arbitrarily choose to include arc(2,5). Then C={1,2,5}

and Ć={3,4}.

4

2

5

3

1

6

4

5

1

3

2

2

2

4

.

117

• Iteration 3: Since node 3 is two blocks from node 5,

we may include arc(5,3) in the minimum spanning tree.

Now C={1,2,5,3} and Ć={4}.

4

2

5

3

1

6

4

5

1

3

2

2

2

4

.

118

• Iteration 4: Node 5 is the closest node to node 4. Thus,

we add arc(5,4) to the minimum spanning tree.

We now have a minimum spanning tree consisting of

arcs(1,2), (2,5), (5,3), and (5,4). The length of the

minimum spanning tree is 1+2+2+4=9 blocks.

4

2

5

3

1

6

4

5

1

3

2

2

2

4

.

119

8.4 CPM and PERT

Network models can be used as an aid in the scheduling of large

complex projects that consist of many activities.

CPM: If the duration of each activity is known with certainty, the

Critical Path Method (CPM) can be used to determine the length

of time required to complete a project.

PERT: If the duration of activities is not known with certainty,

the Program Evaluation and Review Technique (PERT) can be

used to estimate the probability that the project will be completed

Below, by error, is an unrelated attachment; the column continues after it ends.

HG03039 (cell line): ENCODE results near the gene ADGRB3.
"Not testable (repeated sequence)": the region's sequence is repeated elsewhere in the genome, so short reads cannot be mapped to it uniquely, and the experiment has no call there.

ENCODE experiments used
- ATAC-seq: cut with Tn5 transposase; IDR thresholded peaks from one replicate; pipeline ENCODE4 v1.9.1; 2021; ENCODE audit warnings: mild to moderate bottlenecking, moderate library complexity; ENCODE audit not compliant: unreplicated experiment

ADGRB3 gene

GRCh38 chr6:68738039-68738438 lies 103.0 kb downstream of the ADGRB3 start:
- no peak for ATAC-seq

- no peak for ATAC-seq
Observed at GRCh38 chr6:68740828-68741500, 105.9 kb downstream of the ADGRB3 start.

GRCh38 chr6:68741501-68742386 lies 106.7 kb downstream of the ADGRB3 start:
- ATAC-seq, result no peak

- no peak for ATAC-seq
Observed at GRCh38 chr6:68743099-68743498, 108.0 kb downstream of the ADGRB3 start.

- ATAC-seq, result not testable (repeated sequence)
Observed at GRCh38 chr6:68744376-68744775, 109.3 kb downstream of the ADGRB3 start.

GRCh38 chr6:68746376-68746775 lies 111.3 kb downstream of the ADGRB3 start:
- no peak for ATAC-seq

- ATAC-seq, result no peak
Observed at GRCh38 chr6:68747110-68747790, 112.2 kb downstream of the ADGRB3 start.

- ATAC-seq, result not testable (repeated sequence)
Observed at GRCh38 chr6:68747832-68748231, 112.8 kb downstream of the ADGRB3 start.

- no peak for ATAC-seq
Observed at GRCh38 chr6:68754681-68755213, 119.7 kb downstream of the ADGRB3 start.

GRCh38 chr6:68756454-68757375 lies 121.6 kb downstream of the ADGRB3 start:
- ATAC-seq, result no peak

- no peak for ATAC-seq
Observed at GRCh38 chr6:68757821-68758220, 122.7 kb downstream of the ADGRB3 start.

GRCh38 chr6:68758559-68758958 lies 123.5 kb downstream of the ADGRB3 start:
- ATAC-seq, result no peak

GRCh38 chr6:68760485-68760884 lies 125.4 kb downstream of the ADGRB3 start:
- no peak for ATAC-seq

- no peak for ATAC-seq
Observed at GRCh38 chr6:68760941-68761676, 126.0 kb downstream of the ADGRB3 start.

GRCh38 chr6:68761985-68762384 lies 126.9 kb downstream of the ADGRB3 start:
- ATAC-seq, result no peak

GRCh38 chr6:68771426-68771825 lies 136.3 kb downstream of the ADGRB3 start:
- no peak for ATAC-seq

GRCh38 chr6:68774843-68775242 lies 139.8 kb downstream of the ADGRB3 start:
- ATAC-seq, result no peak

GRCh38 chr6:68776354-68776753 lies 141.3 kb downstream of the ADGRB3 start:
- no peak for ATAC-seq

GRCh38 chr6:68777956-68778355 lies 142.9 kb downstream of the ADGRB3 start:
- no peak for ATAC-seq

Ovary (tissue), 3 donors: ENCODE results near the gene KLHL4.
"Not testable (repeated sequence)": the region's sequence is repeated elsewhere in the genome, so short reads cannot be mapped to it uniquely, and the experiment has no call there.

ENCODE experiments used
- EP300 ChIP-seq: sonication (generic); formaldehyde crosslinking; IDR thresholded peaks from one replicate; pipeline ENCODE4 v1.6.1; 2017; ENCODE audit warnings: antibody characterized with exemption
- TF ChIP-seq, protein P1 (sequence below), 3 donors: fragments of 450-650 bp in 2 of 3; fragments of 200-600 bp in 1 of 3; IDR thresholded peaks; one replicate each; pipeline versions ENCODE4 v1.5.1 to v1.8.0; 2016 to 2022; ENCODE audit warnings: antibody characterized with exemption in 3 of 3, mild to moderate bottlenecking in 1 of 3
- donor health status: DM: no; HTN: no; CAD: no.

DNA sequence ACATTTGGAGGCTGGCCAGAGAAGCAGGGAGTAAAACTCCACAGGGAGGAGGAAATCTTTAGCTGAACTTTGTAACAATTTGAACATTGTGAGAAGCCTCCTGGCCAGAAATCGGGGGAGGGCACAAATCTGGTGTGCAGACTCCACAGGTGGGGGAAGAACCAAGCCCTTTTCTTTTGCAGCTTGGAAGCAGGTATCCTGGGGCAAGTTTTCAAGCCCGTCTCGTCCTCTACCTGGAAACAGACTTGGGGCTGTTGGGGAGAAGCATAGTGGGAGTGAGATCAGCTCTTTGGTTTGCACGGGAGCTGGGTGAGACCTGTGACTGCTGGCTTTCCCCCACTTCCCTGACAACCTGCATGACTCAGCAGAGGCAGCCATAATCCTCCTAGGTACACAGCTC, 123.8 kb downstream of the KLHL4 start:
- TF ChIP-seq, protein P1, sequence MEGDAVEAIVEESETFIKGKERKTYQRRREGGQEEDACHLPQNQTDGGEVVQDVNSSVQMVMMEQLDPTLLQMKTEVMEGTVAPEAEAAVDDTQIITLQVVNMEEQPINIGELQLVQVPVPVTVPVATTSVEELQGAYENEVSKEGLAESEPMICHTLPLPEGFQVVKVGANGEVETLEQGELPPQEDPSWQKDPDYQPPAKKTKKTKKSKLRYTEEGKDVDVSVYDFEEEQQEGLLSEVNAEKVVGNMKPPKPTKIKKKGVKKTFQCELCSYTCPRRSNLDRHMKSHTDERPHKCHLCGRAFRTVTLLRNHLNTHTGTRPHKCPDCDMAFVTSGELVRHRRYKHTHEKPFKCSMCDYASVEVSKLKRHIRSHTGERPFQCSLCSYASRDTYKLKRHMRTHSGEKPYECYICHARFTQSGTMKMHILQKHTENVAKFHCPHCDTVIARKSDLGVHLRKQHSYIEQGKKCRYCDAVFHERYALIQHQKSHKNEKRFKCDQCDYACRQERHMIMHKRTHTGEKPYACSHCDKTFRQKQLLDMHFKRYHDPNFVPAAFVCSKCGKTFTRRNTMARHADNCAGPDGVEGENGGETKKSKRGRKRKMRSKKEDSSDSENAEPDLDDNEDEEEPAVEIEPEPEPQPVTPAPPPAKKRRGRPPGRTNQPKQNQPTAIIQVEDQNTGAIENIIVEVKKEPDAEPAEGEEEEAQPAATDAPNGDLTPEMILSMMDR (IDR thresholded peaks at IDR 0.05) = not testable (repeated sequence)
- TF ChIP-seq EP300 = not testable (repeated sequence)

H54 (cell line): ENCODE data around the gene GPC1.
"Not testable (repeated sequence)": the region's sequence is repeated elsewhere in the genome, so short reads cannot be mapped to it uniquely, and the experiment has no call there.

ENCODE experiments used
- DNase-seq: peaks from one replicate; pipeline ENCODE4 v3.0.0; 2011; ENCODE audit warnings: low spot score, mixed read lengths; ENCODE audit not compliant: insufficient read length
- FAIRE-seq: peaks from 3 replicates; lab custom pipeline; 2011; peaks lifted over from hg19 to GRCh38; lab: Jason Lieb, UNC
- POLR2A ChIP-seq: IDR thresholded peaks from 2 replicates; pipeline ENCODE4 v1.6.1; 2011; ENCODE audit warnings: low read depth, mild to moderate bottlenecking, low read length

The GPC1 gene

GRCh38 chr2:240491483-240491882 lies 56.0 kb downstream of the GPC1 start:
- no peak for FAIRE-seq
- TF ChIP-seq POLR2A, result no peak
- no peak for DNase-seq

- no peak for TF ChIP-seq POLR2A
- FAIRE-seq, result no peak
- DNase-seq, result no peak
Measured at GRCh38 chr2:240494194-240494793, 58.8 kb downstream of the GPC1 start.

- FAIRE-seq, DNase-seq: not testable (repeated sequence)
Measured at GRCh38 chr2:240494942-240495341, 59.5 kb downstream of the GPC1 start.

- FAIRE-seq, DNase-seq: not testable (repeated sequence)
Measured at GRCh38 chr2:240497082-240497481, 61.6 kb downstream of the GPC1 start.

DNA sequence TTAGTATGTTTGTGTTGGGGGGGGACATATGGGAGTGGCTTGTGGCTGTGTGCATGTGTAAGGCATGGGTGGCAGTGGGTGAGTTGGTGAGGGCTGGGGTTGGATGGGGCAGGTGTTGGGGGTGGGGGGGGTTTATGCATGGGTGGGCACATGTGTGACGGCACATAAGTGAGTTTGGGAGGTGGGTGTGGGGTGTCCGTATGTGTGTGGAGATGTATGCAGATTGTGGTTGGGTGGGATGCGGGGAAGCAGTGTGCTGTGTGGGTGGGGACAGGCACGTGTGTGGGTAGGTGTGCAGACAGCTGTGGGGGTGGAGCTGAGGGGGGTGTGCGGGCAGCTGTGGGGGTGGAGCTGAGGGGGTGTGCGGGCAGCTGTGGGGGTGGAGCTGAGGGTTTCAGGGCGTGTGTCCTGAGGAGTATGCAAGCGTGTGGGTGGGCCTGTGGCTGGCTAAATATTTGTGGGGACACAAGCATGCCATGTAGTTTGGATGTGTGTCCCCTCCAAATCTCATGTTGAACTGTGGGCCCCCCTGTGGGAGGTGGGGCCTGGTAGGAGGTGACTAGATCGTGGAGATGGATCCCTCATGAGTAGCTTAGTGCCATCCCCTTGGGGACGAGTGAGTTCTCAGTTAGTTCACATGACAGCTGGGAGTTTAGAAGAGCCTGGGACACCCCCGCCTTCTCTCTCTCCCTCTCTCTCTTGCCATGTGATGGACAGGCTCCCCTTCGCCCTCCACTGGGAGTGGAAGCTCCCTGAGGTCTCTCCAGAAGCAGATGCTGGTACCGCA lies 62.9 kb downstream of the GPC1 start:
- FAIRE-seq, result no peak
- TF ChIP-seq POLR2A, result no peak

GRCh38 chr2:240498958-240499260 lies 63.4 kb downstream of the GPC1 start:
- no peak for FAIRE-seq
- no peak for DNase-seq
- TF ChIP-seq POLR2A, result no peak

by a given deadline.

.

120

CPM and PERT are used in many applications

including the following:

• Scheduling construction projects such as office

buildings, highways and swimming pools

• Developing countdown and “hold” procedure for the

launching of space crafts

• Installing new computer systems

• Designing and marketing new products

• Completing corporate mergers

• Building ships

.

121

Project Planning, Scheduling and

Control

• Planning: organized approach to accomplish the goal of

minimizing elapsed time of project

– defines objectives and tasks; represents tasks interactions on

a network; estimates time and resources

• Scheduling: a time-phased commitment of resources

– identifies critical tasks which, if delayed, will delay the

project’s completion time.